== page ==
What follows is the continuation, in serial form, of a central chapter from my book A Primer in the Art of Deception: The Cult of Nuclearists, Uranium Weapons and Fraudulent Science.
SCAM NUMBER NINE: Let the fox guard the henhouse; leave radiation monitoring and dose reconstruction in the hands of those who have a vested interest in minimizing the perception of hazard.
This scam recurs every time radiation is released into the environment. A clear, documented example from recent history will suffice to expose the deviousness at work when the government takes responsibility for determining dosages and their medical consequences. In 1979, during the Carter administration, a radiation study was undertaken by the Task Force on Compensation for Radiation-Related Illnesses. The purpose of this study was to explore the feasibility of compensating radiation victims living downwind of the Nevada Test Site. The Task Force was comprised of 13 members, six from the Departments of Energy and Defense, with the others drawn from the Veterans Administrations and from the Departments of Justice and Health. In their final report, they estimated that, within the 250 mile radius of the test site, 170,000 people received radiation exposure. Using the “available monitoring data,” they “estimated” that
“19 people had been exposed to more than 5 rems, 10,817 persons had been exposed to between 1 and 5 rems, and the remainder had received less than 1 rem.
Using dose-response statistics published in the controversial 1979 draft report of the National Academy of Science’s Committee on the Biological Effects of Ionizing Radiation (the BEIR III report), the task force estimated that between 18 and 48 cancers above the expected number might occur, of which from 6 to 18 could be fatal. Applying an uncertainty factor of 2, the number of such cases could be as high as from 36 to 96, of which from 12 to 32 might be lethal. ‘Thus, from an overall public health perspective,’ the report stated, ‘the added risk to the downwind population from fallout was very small’” .
By this time, the reader should be able to spot some of the elements of the game being played by poker-faced representatives of government. Monitoring data throughout the whole period was inadequate. Dose estimates were based entirely on external gamma irradiation. The medical impact of internal contamination by fission products was conveniently swept under the table and made to disappear from the mind of the casual reader not versed in issues of radiation. Missing entirely from the report was any mention of thyroid doses, knowledge that had been assembled thirteen years earlier by Gofman and Tamplin in Estimation of Dosage to Thyroids of Children in the US From Nuclear Tests Conducted in Nevada During 1952 Through 1957. In that report, the estimated dosages to the thyroid glands of children living in cities within 250 miles of the test site included St. George, 120 rads; Roswell, New Mexico, 57 rads; Salt Lake City, 46 rads . Only by ignoring the available evidence could the task force conclude: “Thus, from an overall public health perspective, the added risk to the downwind population from fallout was very small.”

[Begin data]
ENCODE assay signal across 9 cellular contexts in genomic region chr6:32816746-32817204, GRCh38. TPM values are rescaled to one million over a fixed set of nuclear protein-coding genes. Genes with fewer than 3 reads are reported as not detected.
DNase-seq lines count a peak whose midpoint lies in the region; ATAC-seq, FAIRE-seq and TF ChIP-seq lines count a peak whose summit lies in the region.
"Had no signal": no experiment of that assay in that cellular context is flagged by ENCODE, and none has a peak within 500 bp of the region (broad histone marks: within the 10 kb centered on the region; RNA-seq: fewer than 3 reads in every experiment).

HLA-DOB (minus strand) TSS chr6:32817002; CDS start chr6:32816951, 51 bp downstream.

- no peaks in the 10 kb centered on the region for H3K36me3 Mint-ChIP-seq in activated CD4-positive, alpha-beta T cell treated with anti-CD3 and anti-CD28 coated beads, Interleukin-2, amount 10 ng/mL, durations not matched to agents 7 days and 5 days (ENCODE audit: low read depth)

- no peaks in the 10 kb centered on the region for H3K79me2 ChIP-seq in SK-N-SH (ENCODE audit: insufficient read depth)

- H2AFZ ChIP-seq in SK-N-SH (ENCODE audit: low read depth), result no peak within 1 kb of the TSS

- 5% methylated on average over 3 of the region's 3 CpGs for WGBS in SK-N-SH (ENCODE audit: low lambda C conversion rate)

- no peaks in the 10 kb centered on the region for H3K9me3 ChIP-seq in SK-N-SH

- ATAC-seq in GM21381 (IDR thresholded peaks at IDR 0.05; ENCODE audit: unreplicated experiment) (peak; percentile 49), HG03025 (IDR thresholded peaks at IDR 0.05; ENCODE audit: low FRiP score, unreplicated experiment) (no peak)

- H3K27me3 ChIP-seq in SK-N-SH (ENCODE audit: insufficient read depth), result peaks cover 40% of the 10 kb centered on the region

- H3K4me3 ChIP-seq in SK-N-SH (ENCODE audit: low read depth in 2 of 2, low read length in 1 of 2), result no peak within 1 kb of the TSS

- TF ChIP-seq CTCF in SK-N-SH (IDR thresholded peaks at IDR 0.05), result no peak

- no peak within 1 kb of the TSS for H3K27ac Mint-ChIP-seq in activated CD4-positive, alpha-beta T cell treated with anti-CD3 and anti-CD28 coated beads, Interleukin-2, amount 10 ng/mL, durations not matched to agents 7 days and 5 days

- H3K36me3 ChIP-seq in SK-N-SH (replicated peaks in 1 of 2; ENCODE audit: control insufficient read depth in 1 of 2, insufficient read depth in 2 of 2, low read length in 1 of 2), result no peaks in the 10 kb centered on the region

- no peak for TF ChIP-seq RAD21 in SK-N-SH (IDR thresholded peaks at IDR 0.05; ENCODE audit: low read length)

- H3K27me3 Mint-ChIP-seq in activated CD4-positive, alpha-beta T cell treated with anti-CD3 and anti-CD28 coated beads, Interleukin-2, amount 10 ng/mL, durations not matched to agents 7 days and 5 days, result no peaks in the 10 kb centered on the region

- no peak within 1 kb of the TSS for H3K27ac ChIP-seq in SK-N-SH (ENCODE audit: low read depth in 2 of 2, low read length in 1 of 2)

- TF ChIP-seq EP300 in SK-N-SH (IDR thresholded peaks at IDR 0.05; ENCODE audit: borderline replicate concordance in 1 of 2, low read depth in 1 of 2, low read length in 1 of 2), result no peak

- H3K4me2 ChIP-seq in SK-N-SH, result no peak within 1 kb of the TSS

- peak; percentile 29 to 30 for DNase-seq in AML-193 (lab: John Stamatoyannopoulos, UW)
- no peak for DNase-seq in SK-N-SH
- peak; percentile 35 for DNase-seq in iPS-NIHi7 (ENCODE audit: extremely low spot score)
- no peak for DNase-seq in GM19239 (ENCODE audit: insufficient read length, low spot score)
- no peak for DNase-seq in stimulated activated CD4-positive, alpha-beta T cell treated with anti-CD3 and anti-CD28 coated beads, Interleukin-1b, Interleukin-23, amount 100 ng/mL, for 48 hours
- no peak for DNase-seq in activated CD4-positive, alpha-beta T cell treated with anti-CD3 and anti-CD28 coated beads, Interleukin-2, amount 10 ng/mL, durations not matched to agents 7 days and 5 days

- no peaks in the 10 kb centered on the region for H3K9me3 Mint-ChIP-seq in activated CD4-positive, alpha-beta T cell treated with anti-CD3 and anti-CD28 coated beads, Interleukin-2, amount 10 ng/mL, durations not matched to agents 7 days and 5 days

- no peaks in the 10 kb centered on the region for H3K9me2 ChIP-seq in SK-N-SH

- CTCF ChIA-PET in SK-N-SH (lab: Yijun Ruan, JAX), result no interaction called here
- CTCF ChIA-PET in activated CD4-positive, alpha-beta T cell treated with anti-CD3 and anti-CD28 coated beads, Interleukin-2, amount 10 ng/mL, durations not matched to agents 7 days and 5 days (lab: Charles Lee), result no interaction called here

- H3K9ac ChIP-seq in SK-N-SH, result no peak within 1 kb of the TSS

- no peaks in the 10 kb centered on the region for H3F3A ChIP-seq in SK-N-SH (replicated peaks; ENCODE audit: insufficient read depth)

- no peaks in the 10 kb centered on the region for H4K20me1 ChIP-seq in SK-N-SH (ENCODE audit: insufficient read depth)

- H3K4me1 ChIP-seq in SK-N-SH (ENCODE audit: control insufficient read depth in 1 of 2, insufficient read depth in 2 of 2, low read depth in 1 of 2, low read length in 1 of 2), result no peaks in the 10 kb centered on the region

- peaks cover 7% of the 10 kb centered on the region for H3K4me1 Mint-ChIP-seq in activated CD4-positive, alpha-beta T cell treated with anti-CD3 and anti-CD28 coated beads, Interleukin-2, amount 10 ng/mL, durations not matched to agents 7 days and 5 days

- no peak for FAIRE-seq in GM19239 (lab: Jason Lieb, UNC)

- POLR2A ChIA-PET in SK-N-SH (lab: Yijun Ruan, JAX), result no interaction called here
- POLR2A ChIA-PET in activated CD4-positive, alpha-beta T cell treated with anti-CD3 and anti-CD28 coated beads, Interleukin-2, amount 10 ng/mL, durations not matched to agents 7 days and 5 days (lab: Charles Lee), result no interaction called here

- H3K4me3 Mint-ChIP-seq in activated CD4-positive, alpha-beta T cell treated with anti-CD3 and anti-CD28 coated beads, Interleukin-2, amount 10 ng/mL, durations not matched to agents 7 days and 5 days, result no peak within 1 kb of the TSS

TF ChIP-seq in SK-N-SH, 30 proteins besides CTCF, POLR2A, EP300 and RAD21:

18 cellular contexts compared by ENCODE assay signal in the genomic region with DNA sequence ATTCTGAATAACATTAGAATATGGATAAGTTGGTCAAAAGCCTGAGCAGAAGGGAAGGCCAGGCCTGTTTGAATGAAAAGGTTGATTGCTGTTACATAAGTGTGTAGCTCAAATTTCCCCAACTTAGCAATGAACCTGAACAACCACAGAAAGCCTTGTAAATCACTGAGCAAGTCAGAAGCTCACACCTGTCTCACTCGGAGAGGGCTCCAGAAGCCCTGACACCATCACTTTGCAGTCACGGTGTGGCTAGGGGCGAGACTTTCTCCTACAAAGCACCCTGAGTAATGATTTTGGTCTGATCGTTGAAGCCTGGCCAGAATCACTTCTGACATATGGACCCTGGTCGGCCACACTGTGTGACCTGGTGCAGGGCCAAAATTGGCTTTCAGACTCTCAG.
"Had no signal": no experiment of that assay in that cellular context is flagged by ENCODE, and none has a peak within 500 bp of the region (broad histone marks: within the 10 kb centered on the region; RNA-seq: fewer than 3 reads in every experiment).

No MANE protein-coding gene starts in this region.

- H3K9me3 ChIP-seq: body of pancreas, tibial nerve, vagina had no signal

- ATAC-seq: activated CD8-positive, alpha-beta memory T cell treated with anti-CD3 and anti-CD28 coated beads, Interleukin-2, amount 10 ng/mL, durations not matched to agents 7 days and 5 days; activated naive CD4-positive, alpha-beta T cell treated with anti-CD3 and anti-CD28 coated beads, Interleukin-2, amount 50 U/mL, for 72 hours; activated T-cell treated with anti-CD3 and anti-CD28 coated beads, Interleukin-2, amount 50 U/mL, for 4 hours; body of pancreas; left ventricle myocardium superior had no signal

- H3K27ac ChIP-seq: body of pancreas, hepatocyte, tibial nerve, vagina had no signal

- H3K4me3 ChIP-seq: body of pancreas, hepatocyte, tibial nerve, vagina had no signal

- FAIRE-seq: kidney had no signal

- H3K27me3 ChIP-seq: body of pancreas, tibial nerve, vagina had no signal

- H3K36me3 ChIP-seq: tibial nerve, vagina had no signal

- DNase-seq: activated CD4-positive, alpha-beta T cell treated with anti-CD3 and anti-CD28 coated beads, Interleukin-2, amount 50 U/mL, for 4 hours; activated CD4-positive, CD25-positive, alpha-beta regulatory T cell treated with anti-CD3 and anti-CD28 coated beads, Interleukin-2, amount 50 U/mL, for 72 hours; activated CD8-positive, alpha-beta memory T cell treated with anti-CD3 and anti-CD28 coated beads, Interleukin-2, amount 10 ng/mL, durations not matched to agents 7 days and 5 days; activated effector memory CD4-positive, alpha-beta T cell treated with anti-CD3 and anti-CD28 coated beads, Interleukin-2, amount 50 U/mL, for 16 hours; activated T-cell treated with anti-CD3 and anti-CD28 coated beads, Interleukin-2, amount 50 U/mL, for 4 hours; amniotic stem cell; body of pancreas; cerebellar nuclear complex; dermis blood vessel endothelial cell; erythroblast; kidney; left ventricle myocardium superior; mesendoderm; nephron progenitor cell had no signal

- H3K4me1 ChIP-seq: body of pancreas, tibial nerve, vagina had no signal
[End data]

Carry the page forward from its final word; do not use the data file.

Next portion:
In contrast to this politicized attempt to sanitize the misdeeds of the government, the National Cancer Institute published an interesting study in 1997. The study attempted to come up with a reasonable estimate of the amount of cancers induced in the population from weapon testing from internal contamination by a single fission product, iodine-131. It’s important to emphasize that only this one isotope was considered. Left out of consideration were the cancers induced by internally incorporated isotopes of strontium, cesium, plutonium, and the other radionuclides meriting attention. Their conclusion was sobering. They estimated that 150 million curies of iodine-131 were scattered over the United States in doses large enough to produce 10 to 75,000 cases of thyroid cancer, with 10% of these being fatal.
 Fradkin P.L. Fallout: An American Nuclear Tragedy. Tucson: University of Arizona Press; 1989.